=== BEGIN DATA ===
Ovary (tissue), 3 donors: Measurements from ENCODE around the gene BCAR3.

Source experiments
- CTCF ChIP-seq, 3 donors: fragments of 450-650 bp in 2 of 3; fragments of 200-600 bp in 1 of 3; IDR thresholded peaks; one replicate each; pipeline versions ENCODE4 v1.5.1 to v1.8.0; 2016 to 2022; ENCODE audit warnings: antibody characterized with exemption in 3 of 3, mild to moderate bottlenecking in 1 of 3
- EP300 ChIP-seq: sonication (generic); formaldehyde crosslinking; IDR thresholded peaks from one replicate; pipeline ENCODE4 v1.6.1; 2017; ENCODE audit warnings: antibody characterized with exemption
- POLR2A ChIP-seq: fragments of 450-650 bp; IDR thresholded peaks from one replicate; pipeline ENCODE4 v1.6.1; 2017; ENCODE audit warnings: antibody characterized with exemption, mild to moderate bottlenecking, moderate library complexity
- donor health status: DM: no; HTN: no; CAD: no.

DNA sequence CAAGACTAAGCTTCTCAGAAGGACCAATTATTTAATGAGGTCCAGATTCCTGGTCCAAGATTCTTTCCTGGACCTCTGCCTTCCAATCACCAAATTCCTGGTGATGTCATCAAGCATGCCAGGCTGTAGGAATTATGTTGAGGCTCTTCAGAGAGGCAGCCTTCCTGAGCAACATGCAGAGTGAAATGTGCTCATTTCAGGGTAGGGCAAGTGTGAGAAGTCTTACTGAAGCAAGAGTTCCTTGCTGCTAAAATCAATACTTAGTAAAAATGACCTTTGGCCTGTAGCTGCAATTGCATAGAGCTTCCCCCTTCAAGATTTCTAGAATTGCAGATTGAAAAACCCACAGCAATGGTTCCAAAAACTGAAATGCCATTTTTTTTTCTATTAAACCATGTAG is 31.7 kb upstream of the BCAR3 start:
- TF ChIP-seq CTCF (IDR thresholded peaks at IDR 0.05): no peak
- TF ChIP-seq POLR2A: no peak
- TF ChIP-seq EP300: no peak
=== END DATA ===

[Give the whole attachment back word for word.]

Ovary (tissue), 3 donors: Measurements from ENCODE around the gene BCAR3.

Source experiments
- CTCF ChIP-seq, 3 donors: fragments of 450-650 bp in 2 of 3; fragments of 200-600 bp in 1 of 3; IDR thresholded peaks; one replicate each; pipeline versions ENCODE4 v1.5.1 to v1.8.0; 2016 to 2022; ENCODE audit warnings: antibody characterized with exemption in 3 of 3, mild to moderate bottlenecking in 1 of 3
- EP300 ChIP-seq: sonication (generic); formaldehyde crosslinking; IDR thresholded peaks from one replicate; pipeline ENCODE4 v1.6.1; 2017; ENCODE audit warnings: antibody characterized with exemption
- POLR2A ChIP-seq: fragments of 450-650 bp; IDR thresholded peaks from one replicate; pipeline ENCODE4 v1.6.1; 2017; ENCODE audit warnings: antibody characterized with exemption, mild to moderate bottlenecking, moderate library complexity
- donor health status: DM: no; HTN: no; CAD: no.

DNA sequence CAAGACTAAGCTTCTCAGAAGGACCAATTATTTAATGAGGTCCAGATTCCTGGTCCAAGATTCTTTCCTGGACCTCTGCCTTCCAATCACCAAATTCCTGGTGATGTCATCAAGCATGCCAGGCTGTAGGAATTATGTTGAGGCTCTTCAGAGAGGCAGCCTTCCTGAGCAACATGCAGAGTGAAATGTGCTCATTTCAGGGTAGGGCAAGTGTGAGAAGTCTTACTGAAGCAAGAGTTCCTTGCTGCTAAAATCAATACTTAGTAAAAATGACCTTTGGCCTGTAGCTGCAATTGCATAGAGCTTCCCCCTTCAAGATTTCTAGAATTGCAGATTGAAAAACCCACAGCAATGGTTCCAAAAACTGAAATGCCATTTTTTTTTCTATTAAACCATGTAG is 31.7 kb upstream of the BCAR3 start:
- TF ChIP-seq CTCF (IDR thresholded peaks at IDR 0.05): no peak
- TF ChIP-seq POLR2A: no peak
- TF ChIP-seq EP300: no peak